A startup founded by an engineer and a building scientist is set to launch an online ‘one-stop-shop’ for creating smart building plans, which can be approved by local councils within minutes.
The startup has also turned heads on the international stage. In April, it was the top pick on a special episode of US podcast This Week in Startups which assessed the prospects of six Australian tech companies.
State ICT Minister Dave Kelly said in a media release that using udrew to design, submit and gain approval for small residential project plans could reduce costs by more than 70 per cent — which could save local government millions of dollars annually.
The cost saving derives from the software’s ability to automatically check compliance with local and national building codes.
“It does all the structural engineering … the elevations … and calculates all the building materials for you as well,” udrew co-founder and chief business development officer Walid Sharif told create.
He added that the platform incorporates a marketplace that allows users to source their materials and walks users through council processes and applications. Udrew is available on request to builders and homeowners in WA, but council approval will not be automated until the system goes live.
Sharif said the prize money from the innovation award will be used to take on additional staff and expand the software’s range from brick and limestone boundary fences to 47 small external structures such as driveways and patios, followed by larger residential projects.
Less time sitting on the fence
According to Sharif, udrew founder Tom Young came up with the idea for udrew after it took nine months for him to receive approval to build a boundary fence.
Sharif explained that this was an excessive delay, but current approval methods can take up to 24 weeks and with costs as high as $4,500 — including professional advice from draftspeople and engineers.
“We do this in less than 20 minutes for less than $500,” he said, adding that the udrew system had taken 10 years to perfect.
Additional cost reductions will flow from the time saved by local councils, which currently check plans manually. Sharif said that udrew could reduce the length of this task by 92 per cent.
Although some people have expressed concern that udrew might cost them their jobs, Sharif said it wasn’t about that.
“It’s about taking all this little stuff away and making your life easier… so you can focus on bigger things [such as] urban development areas,” he said.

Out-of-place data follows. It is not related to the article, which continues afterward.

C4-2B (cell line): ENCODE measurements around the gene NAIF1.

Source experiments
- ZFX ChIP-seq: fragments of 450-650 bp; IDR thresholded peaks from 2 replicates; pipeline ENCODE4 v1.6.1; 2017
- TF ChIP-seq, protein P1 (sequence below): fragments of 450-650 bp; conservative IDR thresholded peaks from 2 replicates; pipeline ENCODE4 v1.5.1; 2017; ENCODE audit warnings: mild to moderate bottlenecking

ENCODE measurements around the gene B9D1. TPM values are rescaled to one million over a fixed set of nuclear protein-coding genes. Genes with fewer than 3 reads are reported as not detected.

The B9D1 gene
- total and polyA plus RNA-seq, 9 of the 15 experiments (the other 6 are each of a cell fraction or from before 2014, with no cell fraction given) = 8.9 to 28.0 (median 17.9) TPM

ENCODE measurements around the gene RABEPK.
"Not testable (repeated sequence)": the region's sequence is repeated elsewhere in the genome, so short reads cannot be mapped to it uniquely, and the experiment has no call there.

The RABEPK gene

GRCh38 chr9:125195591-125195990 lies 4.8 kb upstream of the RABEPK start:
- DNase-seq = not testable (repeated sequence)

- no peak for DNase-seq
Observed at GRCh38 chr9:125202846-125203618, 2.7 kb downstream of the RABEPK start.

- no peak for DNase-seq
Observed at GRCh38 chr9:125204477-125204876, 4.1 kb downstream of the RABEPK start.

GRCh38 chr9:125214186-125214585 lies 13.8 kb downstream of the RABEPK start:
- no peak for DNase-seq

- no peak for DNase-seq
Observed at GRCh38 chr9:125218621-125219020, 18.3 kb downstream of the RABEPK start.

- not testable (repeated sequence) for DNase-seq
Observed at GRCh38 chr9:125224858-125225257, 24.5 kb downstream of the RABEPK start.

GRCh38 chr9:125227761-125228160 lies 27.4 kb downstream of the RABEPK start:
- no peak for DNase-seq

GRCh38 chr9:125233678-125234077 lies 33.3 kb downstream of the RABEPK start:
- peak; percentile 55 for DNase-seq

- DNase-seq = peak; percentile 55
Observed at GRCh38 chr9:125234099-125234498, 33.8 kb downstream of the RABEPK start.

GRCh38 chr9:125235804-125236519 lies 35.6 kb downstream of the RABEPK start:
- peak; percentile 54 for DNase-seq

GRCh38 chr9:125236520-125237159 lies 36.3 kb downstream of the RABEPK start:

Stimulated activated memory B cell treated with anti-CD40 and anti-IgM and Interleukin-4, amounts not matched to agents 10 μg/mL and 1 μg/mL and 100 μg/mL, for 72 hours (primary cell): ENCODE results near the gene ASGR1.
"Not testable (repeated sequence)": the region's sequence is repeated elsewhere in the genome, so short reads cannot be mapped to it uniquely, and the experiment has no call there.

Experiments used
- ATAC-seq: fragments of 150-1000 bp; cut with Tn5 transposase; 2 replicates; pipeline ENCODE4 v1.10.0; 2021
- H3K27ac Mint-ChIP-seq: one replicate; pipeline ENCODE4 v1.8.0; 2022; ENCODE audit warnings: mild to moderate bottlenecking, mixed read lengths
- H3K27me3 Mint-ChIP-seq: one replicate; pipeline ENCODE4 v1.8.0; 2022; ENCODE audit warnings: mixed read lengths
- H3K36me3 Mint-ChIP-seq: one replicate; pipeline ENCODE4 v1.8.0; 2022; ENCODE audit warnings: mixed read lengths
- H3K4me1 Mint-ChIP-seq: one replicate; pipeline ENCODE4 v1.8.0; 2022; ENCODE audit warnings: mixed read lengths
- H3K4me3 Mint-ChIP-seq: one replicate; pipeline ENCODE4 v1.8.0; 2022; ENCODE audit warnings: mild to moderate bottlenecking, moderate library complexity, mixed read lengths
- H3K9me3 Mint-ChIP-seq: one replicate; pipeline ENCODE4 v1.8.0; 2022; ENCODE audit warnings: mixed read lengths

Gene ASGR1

Today WA, tomorrow the world
While the startup is initially rolling out its product in Western Australia, Sharif said it had the potential to have much wider coverage once building codes for other states have been uploaded.
“Technically speaking… I can draw you a fence in New South Wales somewhere, but in order for it to be 100 per cent accurate we need to enter more data,” Sharif explained.
The company has also done case studies in California that indicate that the building code is “pretty much identical” for small structures such as fences and patios. Their research points to a high chance of similar regulations around the globe for their target project types, Sharif said.
The mathematical algorithms used by the software also have the potential to cut costs by improving the accuracy of calculations and reducing human error. Udrew used hundreds of historical test cases to test the software, and some were grossly over-engineered. One structure overspent on concrete by thousands of dollars, Sharif said.
“That structure will be there for a long time,” he joked.
Sharif said udrew was looking for more owners and builders to run pilot projects, local councils to connect to the system, and sponsors within the building industry.
“Anyone that’s interested in a young Australian tech startup within the construction industry that’s going to be a global company very soon should definitely get in touch,” Sharif said.
Ten random people
Sharif trained in Germany as an electrical engineer majoring in software development. He said this background helped him understand the landscape for a software company quickly, and assisted in applying the tool to structures other than fences.
He said it is crucial for young tech companies to connect with the right people, as the process of going from idea to commercial success is complex and multidisciplinary.
Sharif also recommended some more unusual action for aspiring startups. Before joining udrew, Sharif asked 10 “random people” whether they would buy the product for the intended price, and they said it was a “no-brainer”.
“If you ask 10 random people … that will definitely save you a lot of time and money and headaches,” he added.